Re: [eclipse-clp-users] Two problems with the ic-Solver

From: Andreas Berger <bergeand_at_...220...>
Date: Fri, 12 Feb 2010 14:28:17 +0100
Ok, thank you very much, now I understand why it does not work. I've now 
tried to place a domain on the variables and it works of course.
But I think the better way in my position is to filter out such 
inconsistent constraints before giving them to eclipse, because i can 
not estimate the domain size.

Andreas

Kish Shen schrieb:
> Andreas Berger wrote:
>
>> 1.
>> The following code shows the behaviour of ic, when giving it two 
>> mutual exclusive Constraints at the ECLiPSe commandline. In this case 
>> I just wan't to know if the given CSP is solveable. (ic library is 
>> loaded).
>>
>> /[eclipse 2]: A #< B, A #> B.
>>
>> A = A{-1.0Inf .. 1.0Inf}
>> B = B{-1.0Inf .. 1.0Inf}
>>
>>
>> Delayed goals:
>>     B{-1.0Inf .. 1.0Inf} - A{-1.0Inf .. 1.0Inf} #> 0
>>     -(B{-1.0Inf .. 1.0Inf}) + A{-1.0Inf .. 1.0Inf} #> 0
>> Yes (0.00s cpu)
>> /
>> Why does the solver say it's possible to solve something like this?
>>
>
> ECLiPSe is saying that there may be a solution, subject to the 
> constraints being true.
>
> Your question however touches on some basic issues with constraint 
> programming. I can only give very brief answers here, you should read 
> books on constraint programming to get a more detailed view.
>
> The specific example here is a well known illustration of a
> weakness of local propagation based solvers -- reasoning is done for 
> each constraint, and there is no "global" reasoning that looks at all 
> the constraints at the same time, i.e. the solver does not have any 
> mechanism to see immediately that these two constraints are inconsistent.
>
> For your specific case here, if you do not place any domain on your 
> variables, then no reasoning can be done at all for either constraints.
>
>> At the second step when I try to get a specific solution for the 
>> problem with locate, ECLiPSe gets in an infinite loop and does not 
>> return anymore.
>>
>> /[eclipse 3]: A #< B, A #> B, locate([A,B],0.1)./
>>
>>
>> Why? How can i avoid this?
>>
>
> Normally, if you are working with floats, you should use the real 
> variants of the constraints ($</2, $>/2). Also if you want to use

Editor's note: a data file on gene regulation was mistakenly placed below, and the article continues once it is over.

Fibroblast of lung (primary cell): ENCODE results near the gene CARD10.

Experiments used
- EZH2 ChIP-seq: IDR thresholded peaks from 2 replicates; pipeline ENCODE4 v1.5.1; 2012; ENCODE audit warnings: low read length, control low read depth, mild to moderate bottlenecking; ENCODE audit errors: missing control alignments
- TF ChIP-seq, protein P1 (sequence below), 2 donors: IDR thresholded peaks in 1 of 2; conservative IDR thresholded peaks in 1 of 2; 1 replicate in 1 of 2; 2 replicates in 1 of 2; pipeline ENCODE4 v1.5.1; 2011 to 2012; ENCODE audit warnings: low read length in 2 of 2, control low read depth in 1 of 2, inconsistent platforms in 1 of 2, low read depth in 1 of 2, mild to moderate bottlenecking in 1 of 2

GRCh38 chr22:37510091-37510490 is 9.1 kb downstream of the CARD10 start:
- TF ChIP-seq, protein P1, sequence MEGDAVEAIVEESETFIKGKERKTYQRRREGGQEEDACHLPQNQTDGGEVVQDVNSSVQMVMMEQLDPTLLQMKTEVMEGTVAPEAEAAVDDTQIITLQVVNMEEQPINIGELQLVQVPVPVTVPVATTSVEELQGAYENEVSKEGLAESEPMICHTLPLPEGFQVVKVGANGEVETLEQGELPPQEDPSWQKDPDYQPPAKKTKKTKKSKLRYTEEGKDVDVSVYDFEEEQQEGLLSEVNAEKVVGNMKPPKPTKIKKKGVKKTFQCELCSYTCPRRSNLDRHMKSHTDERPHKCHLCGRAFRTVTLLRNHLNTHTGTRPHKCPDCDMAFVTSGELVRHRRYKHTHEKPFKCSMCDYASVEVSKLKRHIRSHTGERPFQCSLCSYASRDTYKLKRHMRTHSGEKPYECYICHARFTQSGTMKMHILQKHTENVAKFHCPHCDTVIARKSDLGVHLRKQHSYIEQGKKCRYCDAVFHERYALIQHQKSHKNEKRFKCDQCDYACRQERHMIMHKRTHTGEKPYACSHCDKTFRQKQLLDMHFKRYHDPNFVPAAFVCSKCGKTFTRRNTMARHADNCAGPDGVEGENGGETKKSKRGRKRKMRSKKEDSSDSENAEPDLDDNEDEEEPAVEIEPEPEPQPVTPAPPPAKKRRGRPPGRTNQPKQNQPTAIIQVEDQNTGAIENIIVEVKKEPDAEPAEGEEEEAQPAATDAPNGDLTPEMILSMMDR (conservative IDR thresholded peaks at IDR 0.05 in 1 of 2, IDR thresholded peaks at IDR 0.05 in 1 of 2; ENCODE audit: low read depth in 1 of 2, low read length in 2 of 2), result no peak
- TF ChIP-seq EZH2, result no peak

> the search predicates (like locate/2), your variables should be given
> a finite interval (the smaller the better).
>
> More generally, for local propagation solvers, the detection of 
> inconsistency for these constraints will be slow, because each time 
> the constraint is invoked, it is only able to trim the interval by a 
> little (1 if you are using finite domain), and this trimming continues 
> until you have reduced one of the variables to empty, when the 
> inconsistency is detected.
>
> For your specific example, there is probably no way to avoid this 
> problem, unless you know that you are likely to post such mutually 
> inconsistent constraints, in which case you can always check if you 
> have posted the "partner" constraint already when you post one of 
> these constraints.
>
> More generally, you can try to write one constraint that captures the 
> meaning of two or more simpler constraints.
>
> If your problem will really benefit with some more "global" reasoning 
> about all your constraints at the same time, you may want to look at 
> using other solving methods for your problem, for example, 
> Mathematical Programming based approaches. lib(eplex) lets you use MP 
> solvers with ECLiPSe, and the sort of inconsistency you have is 
> detected very easily.
>
> Cheers,
>
> Kish
Received on Fri Feb 12 2010 - 13:29:10 CET

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